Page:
Committed by Elizabeth Gilbert

Subtitled “A Skeptic Makes Peace with Marriage”, Gilbert’s book picks up with life after her bestselling memoir, which recounted her love affair with a Brazilian-born man of Australian citizenship living in Indonesia with business ties to America (if that’s not global citizenry, I  don’t know what is) and I never read. As survivors of bad divorces, Gilbert and Felipe have sworn to never marry. The U.S. government has other ideas, though. The couple can either get married, or Felipe will never be allowed to enter the country again. Deciding that marriage is their only option, Gilbert decides to tackle her fears of marriage by researching the subject to death.

“In the modern industrialized Western world, where I come from, the person whom you choose to marry is perhaps the single most vivid representation of your own personality. Your spouse becomes the most gleaming possible mirror through which your emotional individualism is reflected back to the world. There is no choice more intensely personal, after all, than whom you choose to marry; that choice tells us, to a large extent, who you are.” (pg. 35)

This book is really two different books — an anthropological examination of the institution of marriage and a personal examination of a relationship. The later of which I will review in a moment, but first I want to address Gilbert’s relationship. “Reviewing” their relationship feels kind of uncomfortable; I’m not friends with Gilbert and I don’t personally know her or Felipe. I’ll listen to my friends’ relationship troubles and dispense advice morning, noon, and night, but evaluating a relationship from which I only have one person’s view seems terribly unfair. I’ve tried to refrain from doing so yet there are moments where found myself saying “no, no, no!”.

One of my biggest peeves about this premise of this book was that Gilbert and Felipe didn’t “have” to get married — they could have gone to Australia or lived out their lives in Southeast Asia — and (spoiler alert!), while they didn’t have a government-sanctioned wedding, they did exchange rings long before Homeland Security stepped in. It seems terribly unfair to confess this at the end of the book after going on and on about how much of a skeptic you are about marriage. I felt cheated somehow.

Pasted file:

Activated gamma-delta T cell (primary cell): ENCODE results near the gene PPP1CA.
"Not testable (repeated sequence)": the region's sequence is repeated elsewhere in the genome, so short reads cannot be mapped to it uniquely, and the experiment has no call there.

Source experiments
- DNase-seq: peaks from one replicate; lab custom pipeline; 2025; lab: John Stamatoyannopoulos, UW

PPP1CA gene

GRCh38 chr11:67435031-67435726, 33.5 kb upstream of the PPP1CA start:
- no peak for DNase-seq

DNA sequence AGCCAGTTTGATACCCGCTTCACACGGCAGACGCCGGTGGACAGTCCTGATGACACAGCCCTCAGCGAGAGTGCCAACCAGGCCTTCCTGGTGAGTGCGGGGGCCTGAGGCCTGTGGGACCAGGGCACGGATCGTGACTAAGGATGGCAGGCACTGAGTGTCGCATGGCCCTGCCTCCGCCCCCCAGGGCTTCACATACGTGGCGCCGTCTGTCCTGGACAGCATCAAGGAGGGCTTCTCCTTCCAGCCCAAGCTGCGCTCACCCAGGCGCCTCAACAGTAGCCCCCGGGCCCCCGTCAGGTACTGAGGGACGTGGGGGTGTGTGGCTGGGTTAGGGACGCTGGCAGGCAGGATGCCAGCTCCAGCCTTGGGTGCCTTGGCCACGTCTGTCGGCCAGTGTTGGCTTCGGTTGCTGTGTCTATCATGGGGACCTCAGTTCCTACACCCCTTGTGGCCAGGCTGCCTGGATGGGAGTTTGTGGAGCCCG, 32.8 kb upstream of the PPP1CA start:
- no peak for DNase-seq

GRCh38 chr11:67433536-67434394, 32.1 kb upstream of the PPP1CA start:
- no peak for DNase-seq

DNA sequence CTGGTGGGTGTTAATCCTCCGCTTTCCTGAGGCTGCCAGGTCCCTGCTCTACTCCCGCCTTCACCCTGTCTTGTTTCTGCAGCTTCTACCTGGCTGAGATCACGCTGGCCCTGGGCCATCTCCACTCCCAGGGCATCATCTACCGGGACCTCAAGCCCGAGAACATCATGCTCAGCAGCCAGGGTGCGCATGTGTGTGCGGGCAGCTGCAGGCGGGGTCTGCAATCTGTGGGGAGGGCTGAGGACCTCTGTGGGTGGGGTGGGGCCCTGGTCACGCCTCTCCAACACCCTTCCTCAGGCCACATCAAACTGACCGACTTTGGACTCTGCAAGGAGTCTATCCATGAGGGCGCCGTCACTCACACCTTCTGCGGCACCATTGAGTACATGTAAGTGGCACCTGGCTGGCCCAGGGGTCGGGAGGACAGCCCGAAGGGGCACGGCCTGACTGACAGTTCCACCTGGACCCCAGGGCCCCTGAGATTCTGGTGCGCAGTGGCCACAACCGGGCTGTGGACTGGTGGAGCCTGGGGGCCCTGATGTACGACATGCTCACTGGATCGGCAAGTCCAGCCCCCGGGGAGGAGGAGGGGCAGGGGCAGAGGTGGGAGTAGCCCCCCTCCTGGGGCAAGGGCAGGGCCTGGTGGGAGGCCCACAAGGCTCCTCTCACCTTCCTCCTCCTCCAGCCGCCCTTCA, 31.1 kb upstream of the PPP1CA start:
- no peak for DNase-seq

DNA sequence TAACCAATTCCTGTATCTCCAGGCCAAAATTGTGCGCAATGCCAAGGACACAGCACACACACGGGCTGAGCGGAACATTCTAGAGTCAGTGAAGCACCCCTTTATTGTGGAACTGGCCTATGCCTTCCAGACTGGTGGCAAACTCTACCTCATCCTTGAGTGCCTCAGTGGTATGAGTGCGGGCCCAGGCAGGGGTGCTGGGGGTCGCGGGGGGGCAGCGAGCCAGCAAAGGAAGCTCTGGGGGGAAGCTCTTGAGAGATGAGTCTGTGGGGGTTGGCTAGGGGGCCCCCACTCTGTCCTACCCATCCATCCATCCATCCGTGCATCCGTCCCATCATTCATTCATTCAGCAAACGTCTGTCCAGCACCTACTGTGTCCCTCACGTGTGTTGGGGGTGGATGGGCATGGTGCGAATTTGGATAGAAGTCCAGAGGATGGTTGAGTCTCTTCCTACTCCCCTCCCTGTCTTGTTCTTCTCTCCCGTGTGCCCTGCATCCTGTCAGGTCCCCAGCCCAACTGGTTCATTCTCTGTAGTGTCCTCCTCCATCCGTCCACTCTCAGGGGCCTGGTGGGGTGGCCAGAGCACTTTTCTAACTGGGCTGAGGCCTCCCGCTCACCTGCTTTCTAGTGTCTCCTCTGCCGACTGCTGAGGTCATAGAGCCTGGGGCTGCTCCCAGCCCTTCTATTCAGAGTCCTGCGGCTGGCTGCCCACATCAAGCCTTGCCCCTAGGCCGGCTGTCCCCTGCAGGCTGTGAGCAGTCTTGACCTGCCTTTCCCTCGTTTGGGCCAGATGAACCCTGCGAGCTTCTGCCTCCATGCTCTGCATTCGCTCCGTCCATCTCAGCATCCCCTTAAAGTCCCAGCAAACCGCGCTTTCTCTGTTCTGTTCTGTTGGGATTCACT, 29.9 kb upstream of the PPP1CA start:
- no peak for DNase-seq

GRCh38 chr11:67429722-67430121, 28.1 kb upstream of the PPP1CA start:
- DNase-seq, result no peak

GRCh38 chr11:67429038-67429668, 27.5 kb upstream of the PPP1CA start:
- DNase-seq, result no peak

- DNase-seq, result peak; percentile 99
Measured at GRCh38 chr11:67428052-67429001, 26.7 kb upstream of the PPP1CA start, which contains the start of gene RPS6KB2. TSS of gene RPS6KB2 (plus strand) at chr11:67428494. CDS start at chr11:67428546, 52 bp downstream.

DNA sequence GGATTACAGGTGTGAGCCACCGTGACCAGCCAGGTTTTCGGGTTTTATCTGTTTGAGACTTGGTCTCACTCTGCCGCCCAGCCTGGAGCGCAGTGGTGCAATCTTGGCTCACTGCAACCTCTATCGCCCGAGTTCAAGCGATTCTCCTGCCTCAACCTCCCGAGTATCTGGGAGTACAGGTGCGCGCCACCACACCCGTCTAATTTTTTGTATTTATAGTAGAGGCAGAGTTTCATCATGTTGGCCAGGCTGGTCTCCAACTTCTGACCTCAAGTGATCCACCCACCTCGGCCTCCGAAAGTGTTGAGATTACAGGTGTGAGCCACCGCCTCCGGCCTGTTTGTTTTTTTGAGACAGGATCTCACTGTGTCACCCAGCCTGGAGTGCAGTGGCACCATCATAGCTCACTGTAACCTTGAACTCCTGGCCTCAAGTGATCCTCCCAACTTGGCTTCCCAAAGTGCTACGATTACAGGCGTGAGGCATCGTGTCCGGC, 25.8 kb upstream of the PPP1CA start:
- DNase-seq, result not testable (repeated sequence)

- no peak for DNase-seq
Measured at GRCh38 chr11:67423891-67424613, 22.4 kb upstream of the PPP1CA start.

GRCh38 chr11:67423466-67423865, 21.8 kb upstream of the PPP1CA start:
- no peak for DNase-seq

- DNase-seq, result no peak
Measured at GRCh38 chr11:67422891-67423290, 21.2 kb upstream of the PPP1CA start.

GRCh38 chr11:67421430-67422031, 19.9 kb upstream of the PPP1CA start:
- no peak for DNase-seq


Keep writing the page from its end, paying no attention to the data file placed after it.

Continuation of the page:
“Marriage becomes hard work once you have poured the entirety of your life’s expectations for happiness into the hands of one mere person. Keeping that going is hard work.” (pg. 48)

The second section of this book was exactly what I needed it to be. I, myself, am a bit of skeptic about marriage. I’ve had great role models when it comes to marriage but having never been in a relationship, I can’t even imagine joining myself to someone for life. I’m not a particularly religious person so I have no religious need for marriage. I also can’t imagine participating in an action that my friends and loved ones are excluded from. (Don’t forget that Gilbert and Felipe would never have had their path towards being together had they been a homosexual couple.) I guess I needed this part of Gilbert’s book to help me sort through my own feelings about marriage. And for that reason alone I’m glad I read this book.

Book Mentioned:

  • Gilbert, Elizabeth. Committed: A Skeptic Makes Peace with Marriage. New York: Viking, 2010. Print. 285 pgs. ISBN: 9781101189832. Source: Purchased.
Book Cover © Viking. Retrieved: June 6, 2012.
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